The girl from the Church of the Sacrament: a case of congenital syphilis in XVIII century Lisbon|
Sheila Mendonça de Souza Sonia Codinha & Eugénia Cunha
Syphilis is a sexually or congenitally transmitted infectious disease with an impact on the health of human populations that has undergone important cycles in different countries and periods of history. Its presence was first diagnosed in Europe in the late XIV century. In Portugal, although there are various written records of the infection in the last centuries, there are rare references to it in archeological findings (mummified bodies are also rare in Portugal). The current study describes a probable case of congenital syphilis in an 18-month-old girl buried in the Church of the Sacrament in Lisbon. Her body, dating to the XVIII century, was found mummified together with dozens of others, still not studied. Symmetrical periostitis of the long bones, osteitis, metaphyseal lesions, left knee articular, and epiphyseal destruction, and a rarefied lesion with a radiological appearance compatible with Wimberger's sign all point to a diagnosis of congenital syphilis. The diagnosis of this severe form of the infection, possibly related to the cause of death in this upper-class girl, calls attention to the disease's presence in XVIII century Lisbon and is consistent with the intense mobilization at the time in relation to the risks posed by so-called heredosyphilis. It is the first case of congenital syphilis in a child reported in archeological findings in Portugal, and can be correlated with other cases in skeletons of adults buried in cemeteries in Lisbon (in the XVI to XVIII centuries) and Coimbra (XIX century). Finally, this finding highlights the need to study the entire series of mummified bodies in the Church of the Sacrament in order to compare the paleopathological findings and existing historical documents on syphilis, so as to expand the paleoepidemiological knowledge of this infection in XVIII century Lisbon.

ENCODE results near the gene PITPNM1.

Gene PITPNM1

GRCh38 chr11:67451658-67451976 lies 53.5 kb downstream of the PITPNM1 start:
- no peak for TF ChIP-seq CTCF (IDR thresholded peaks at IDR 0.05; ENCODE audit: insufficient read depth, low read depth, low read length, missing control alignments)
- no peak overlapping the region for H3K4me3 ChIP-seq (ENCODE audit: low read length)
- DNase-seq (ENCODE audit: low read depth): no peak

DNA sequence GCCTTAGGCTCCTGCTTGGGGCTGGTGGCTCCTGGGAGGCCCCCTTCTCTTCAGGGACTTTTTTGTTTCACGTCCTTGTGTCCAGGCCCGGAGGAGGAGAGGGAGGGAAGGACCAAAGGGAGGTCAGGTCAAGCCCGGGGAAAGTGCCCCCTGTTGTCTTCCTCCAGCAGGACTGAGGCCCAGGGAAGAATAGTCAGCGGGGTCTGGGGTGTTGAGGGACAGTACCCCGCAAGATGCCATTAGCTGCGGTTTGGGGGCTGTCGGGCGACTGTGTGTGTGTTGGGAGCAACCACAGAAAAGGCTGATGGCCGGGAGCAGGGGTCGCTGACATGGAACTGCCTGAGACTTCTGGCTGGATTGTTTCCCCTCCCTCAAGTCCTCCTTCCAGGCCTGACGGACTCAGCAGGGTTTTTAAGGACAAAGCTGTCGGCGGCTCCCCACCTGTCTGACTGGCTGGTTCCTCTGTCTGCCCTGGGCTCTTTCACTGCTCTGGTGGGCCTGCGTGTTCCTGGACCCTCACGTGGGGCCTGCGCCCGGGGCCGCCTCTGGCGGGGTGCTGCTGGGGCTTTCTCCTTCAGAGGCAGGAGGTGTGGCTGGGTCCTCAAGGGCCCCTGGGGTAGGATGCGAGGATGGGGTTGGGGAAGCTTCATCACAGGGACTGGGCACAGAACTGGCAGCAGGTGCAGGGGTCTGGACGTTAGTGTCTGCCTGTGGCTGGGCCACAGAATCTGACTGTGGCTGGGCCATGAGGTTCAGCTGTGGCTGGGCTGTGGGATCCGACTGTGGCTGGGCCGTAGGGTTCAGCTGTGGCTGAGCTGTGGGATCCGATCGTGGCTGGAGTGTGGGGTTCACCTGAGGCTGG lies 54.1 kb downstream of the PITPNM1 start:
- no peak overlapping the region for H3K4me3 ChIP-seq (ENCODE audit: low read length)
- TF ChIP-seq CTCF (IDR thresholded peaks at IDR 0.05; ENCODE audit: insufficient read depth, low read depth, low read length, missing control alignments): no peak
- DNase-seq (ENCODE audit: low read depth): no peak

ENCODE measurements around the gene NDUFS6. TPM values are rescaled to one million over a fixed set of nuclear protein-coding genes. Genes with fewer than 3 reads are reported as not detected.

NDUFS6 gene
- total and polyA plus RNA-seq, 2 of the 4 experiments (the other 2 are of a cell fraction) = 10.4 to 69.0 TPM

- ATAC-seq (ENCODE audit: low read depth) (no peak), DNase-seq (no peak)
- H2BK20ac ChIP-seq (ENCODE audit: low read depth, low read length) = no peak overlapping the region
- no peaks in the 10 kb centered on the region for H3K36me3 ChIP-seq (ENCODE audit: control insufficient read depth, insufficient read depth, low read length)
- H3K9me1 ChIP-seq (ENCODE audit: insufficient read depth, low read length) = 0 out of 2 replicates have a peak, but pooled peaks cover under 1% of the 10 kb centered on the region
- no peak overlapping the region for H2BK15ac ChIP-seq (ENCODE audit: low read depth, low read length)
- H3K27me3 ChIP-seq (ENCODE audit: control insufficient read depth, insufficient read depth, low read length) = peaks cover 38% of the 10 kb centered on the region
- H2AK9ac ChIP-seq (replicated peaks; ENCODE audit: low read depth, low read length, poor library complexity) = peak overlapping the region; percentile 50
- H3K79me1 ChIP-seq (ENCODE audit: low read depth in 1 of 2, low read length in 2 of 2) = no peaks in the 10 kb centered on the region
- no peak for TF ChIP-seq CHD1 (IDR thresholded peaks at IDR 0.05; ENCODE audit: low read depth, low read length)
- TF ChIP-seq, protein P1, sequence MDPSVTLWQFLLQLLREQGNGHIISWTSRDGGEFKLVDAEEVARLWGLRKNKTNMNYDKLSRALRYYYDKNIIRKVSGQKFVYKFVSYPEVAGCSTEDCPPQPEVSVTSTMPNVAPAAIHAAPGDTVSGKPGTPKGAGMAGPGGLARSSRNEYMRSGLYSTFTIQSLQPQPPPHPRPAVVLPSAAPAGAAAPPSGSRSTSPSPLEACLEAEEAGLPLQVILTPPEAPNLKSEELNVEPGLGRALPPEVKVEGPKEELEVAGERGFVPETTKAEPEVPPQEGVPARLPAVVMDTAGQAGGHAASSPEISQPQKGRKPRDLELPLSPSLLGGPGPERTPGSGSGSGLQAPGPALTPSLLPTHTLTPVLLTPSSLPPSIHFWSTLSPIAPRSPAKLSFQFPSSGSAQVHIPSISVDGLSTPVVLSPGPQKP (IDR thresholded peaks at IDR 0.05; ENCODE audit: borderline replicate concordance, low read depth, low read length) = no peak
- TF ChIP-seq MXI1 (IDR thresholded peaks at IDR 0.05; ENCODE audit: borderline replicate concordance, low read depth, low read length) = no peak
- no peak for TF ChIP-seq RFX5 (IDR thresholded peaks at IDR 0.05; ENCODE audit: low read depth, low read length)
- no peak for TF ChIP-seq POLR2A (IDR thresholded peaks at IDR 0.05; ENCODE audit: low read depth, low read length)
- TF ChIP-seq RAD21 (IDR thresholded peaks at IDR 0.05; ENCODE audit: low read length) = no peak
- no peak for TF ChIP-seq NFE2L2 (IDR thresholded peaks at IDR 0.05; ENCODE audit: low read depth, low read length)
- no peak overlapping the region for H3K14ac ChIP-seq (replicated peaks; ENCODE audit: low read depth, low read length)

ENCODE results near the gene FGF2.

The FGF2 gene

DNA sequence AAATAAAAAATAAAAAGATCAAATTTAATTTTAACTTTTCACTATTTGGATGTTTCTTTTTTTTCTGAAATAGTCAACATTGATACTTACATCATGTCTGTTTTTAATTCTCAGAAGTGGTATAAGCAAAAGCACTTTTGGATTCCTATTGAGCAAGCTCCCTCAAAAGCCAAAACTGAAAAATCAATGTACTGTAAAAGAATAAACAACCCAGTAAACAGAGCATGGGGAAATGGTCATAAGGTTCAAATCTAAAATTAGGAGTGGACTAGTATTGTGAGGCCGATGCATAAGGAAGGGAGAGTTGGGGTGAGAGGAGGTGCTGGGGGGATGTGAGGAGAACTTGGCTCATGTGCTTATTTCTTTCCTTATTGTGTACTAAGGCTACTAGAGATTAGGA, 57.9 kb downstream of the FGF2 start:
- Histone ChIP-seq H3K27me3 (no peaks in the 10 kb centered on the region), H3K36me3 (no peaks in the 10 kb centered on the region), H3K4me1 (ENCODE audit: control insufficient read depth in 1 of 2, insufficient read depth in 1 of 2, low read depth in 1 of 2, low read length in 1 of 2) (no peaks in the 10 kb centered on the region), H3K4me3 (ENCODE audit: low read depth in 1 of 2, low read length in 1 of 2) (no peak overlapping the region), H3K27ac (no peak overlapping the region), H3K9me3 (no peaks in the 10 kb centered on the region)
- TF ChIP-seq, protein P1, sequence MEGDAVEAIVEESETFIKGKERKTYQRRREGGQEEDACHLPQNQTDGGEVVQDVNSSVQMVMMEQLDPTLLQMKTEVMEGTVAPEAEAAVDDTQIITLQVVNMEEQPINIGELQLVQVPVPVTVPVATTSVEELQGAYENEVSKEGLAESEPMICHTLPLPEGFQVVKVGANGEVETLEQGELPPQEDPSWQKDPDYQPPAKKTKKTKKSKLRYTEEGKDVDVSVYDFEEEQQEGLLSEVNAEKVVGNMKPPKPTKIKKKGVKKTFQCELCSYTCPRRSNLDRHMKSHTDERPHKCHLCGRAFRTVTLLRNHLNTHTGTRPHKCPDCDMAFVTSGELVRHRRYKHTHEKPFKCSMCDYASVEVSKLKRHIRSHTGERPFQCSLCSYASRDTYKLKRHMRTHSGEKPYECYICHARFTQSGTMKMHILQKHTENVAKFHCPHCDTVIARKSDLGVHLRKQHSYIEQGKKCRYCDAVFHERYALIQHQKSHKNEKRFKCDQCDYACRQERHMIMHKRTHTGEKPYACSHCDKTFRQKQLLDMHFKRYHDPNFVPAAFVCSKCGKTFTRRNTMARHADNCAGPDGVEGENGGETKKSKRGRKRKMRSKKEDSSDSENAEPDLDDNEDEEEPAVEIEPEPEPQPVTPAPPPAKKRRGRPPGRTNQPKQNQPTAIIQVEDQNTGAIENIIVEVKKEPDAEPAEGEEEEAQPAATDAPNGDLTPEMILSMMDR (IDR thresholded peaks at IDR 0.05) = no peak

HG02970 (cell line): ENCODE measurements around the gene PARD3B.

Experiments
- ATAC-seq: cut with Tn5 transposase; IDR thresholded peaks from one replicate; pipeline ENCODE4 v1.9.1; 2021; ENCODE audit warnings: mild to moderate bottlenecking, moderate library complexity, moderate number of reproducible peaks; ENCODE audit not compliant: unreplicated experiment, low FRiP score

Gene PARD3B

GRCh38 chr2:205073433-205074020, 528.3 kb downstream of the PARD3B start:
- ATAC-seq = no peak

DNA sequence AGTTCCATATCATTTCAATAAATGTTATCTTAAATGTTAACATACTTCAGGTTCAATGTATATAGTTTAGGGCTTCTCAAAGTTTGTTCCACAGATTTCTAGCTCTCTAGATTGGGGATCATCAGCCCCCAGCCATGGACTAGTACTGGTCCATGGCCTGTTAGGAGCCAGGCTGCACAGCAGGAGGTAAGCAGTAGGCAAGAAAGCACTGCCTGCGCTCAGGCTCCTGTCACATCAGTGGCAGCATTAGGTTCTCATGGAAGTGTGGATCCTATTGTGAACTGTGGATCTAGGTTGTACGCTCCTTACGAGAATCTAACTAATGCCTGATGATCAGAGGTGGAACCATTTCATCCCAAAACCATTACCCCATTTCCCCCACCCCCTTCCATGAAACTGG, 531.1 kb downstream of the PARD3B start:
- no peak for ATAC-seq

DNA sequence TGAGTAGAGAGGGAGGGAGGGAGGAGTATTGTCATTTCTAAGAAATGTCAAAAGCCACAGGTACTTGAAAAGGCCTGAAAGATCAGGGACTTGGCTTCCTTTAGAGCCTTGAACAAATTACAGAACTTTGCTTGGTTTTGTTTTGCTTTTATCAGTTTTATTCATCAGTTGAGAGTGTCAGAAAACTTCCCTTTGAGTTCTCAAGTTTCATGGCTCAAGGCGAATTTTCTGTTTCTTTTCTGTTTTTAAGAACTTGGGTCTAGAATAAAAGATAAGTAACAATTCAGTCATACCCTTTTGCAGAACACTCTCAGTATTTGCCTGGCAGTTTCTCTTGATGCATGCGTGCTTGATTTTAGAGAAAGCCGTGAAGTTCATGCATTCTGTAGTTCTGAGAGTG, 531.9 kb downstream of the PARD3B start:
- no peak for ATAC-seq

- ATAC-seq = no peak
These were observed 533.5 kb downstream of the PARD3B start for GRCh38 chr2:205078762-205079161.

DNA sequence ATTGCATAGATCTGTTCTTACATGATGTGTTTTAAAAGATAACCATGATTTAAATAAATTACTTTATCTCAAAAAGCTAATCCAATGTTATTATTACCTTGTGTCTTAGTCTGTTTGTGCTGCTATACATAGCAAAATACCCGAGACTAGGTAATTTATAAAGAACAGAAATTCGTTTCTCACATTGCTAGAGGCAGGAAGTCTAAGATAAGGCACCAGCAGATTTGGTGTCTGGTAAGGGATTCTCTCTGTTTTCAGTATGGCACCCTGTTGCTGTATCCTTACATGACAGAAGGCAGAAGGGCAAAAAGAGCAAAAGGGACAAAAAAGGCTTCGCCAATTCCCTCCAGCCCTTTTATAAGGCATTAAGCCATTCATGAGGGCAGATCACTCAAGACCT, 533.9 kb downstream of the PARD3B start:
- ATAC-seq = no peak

paleopathology - syphilis - mummification - bioarcheology - XVIII century